CWB May 2004

 

The Best Nature Has to Offer

Pinecones, twigs, deer antlers and more find their way into Todd Barrow's rustic furniture.

By Hannah Miller

 


What's good enough for Mother Nature is good enough for rustic furnituremaker Todd Barrow - up to a point.

He takes much of his material straight from the North Carolina forests and countryside around him - yellow birch for uprights, rhododendron branches for curving table legs, old barn wood for tabletops.> But 17 years of experience have taught Barrow how to peel, scrape, join and finish nature's bounty into something not only useful but also attractive to humans. So attractive, in fact, that he can price a large armoire in the $20,000-$26,000 range.

The reputation of his Rustic Raven furniture has grown to the point that, when Architectural Digest wanted a couple of custom-built patio chairs to decorate a Santa Fe home for a photograph, he was asked to make them. He made bedroom furniture for the Treehouse in Orlando's Disney World. His chairs have been on the cover of Southern Accents magazine, and in 2000, he was one of the "Modern Masters" profiled by HGTV. He regularly sells through the prestigious New Morning and Grovewood galleries in Asheville, NC, and is beginning to sell through galleries in New York and Ohio.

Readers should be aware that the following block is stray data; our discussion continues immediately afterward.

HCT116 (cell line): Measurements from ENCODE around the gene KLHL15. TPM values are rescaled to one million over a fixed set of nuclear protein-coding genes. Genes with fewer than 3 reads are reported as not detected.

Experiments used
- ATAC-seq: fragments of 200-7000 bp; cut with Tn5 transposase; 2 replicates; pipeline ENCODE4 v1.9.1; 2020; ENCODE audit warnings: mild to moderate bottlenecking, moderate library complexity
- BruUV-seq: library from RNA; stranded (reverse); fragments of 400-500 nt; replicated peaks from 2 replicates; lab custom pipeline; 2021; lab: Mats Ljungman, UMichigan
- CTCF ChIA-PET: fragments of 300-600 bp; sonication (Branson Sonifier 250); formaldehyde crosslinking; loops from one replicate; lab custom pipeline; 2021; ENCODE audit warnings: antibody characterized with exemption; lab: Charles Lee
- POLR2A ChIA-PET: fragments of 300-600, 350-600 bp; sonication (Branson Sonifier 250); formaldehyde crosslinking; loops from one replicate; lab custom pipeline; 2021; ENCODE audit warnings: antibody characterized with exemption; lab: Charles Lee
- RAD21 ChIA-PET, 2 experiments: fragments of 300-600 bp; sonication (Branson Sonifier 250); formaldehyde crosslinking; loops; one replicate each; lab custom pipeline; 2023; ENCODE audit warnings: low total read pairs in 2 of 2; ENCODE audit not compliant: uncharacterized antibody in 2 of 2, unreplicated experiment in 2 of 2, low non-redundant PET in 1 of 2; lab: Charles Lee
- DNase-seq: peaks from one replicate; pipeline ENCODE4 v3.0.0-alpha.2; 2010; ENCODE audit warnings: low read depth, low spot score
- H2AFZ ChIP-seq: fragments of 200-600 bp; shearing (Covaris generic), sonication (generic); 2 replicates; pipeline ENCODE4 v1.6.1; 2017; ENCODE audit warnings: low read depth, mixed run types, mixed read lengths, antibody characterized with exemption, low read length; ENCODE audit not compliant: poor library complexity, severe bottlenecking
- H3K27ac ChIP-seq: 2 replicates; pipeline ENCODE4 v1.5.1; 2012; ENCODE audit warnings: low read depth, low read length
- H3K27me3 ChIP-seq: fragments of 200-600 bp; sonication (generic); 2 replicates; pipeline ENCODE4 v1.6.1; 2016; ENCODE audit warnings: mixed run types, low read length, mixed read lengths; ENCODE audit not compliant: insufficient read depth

He grew up in Hendersonville, NC, then graduated from the Portfolio Center in Atlanta in graphic design. As a young man, he was camping with friends in north Georgia and "we needed chairs to sit around the fire pit." He whacked several together, and his impressed friends told him, "You ought to sell these things."

 

Hand-hammered Canadian pennies outline the barn-wood top of this chest, which can also be used as a vanity. Legs are of yellow birch. Panels are paper birch bark decorated with birch twigs. The birch plywood frame is covered with a poplar bark border.>

 That started him off on nearly two decades of studying the history of rustic furniture and experimenting with ways to make it. It used to be a specialty of gypsies traveling the United States, he says. He still uses an old gypsy design to make an elaborately configured straight chair that he says will easily support a 300-pound man.